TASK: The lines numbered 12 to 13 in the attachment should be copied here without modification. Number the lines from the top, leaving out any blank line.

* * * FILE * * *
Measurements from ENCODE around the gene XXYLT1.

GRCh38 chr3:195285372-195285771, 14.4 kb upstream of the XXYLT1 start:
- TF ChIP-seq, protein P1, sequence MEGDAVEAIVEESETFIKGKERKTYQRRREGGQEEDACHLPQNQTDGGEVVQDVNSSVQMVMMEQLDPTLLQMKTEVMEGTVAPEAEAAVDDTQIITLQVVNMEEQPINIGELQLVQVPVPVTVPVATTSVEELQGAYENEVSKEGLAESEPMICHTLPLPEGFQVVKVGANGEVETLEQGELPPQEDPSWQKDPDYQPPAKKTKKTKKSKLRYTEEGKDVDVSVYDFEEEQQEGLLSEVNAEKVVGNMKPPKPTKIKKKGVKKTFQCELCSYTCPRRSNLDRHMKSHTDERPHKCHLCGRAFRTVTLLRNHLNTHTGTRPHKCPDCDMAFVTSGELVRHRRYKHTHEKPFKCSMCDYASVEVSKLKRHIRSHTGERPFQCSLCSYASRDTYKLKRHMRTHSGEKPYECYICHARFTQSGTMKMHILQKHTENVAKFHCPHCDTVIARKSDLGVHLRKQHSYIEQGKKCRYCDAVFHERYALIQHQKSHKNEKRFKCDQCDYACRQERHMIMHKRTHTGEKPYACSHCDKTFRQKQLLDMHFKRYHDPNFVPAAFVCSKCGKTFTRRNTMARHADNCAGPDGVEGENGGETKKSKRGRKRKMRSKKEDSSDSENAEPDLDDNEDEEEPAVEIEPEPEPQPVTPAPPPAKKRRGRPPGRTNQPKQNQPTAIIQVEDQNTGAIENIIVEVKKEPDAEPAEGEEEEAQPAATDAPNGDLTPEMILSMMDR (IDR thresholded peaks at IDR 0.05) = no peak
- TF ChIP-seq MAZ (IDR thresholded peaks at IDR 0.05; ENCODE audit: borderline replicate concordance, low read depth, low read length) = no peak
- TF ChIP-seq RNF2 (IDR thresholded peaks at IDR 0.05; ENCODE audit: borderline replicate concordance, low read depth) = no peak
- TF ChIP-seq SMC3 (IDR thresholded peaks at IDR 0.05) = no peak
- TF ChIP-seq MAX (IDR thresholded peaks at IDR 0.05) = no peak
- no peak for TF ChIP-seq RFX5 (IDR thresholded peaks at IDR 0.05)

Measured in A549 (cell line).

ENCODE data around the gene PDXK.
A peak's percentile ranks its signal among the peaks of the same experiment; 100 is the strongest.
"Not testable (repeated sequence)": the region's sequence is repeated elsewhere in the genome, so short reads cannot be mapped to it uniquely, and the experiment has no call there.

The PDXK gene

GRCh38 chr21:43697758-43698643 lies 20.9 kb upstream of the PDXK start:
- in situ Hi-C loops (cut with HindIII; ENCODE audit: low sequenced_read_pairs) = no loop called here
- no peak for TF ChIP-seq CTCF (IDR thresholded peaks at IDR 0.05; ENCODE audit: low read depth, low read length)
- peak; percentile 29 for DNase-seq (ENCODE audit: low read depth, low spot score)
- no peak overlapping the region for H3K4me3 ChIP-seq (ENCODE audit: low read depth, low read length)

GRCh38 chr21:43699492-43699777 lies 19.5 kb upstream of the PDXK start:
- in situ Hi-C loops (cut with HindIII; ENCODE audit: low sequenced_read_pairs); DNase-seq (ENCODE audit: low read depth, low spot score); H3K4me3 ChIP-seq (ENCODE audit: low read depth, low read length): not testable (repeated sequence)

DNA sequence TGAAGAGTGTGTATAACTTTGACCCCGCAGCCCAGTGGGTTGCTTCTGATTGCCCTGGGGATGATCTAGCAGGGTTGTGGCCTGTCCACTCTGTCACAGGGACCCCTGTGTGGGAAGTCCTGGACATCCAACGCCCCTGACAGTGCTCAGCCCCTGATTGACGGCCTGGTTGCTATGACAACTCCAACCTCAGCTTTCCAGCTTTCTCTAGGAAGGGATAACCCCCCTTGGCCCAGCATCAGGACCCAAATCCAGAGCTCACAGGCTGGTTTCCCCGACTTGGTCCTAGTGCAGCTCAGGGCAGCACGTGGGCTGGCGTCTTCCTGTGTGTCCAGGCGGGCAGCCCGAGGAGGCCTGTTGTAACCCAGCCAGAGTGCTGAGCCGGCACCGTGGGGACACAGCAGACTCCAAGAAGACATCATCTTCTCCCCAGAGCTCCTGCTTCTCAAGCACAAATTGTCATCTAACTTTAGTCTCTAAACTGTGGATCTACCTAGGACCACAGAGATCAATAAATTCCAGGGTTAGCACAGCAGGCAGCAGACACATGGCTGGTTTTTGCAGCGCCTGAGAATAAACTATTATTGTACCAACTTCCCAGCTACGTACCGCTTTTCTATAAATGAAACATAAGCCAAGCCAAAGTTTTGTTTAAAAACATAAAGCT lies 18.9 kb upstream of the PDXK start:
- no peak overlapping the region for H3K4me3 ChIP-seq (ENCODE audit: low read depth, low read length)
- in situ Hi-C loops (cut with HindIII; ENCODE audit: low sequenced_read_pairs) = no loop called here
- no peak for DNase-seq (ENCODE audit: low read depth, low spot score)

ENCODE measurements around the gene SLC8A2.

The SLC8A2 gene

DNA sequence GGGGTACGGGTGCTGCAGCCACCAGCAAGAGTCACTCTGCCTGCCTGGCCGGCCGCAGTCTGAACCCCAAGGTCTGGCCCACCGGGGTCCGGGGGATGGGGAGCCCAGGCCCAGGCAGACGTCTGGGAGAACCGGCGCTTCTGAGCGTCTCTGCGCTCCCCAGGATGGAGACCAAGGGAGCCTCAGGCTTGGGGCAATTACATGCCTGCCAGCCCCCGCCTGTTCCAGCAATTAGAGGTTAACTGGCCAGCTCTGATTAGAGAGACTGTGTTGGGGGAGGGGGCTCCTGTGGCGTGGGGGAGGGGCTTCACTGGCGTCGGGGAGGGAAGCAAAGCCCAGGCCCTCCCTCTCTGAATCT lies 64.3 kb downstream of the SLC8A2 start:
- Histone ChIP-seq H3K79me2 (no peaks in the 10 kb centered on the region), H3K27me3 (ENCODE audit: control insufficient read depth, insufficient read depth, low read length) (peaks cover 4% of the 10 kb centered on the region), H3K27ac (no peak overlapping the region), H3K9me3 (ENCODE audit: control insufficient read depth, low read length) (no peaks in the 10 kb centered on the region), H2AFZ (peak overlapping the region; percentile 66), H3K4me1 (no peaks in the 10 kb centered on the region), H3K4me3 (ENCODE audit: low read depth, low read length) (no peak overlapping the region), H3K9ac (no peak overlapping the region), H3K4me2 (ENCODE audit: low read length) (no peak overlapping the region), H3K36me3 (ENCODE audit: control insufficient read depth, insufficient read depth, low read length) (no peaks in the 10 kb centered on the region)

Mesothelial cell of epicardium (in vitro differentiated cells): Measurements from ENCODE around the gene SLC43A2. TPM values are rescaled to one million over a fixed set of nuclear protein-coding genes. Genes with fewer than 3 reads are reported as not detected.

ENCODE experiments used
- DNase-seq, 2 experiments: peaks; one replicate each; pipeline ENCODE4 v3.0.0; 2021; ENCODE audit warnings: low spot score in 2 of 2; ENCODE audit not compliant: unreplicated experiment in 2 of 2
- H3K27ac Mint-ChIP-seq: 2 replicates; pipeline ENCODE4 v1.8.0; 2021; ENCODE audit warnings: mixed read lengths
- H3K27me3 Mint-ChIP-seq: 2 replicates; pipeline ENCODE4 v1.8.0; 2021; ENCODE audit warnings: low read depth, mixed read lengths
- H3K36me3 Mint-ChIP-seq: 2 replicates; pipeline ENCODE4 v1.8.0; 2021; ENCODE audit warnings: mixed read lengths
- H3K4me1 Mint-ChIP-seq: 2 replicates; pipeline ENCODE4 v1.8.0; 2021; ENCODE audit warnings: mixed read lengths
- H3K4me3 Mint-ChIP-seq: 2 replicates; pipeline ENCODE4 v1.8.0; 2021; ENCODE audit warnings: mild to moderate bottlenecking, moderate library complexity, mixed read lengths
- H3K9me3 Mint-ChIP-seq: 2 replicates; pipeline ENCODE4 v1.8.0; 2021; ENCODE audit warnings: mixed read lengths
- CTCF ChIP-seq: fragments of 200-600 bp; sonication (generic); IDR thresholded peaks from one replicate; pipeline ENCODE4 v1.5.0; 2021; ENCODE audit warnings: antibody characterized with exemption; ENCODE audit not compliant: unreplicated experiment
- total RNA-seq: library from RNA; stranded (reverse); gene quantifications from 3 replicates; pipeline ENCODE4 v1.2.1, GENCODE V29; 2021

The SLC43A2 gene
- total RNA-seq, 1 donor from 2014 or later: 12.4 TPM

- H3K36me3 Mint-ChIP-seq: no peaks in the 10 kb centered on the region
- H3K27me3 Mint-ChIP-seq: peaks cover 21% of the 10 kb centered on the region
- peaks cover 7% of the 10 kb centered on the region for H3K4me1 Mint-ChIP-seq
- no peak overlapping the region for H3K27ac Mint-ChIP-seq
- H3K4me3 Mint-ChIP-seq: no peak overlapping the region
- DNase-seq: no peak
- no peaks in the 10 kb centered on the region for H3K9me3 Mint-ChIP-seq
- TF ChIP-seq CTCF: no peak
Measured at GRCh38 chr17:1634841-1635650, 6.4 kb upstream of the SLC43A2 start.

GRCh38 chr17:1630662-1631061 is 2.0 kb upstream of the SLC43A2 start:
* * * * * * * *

"Not testable (repeated sequence)": the region's sequence is repeated elsewhere in the genome, so short reads cannot be mapped to it uniquely, and the experiment has no call there.

The PDXK gene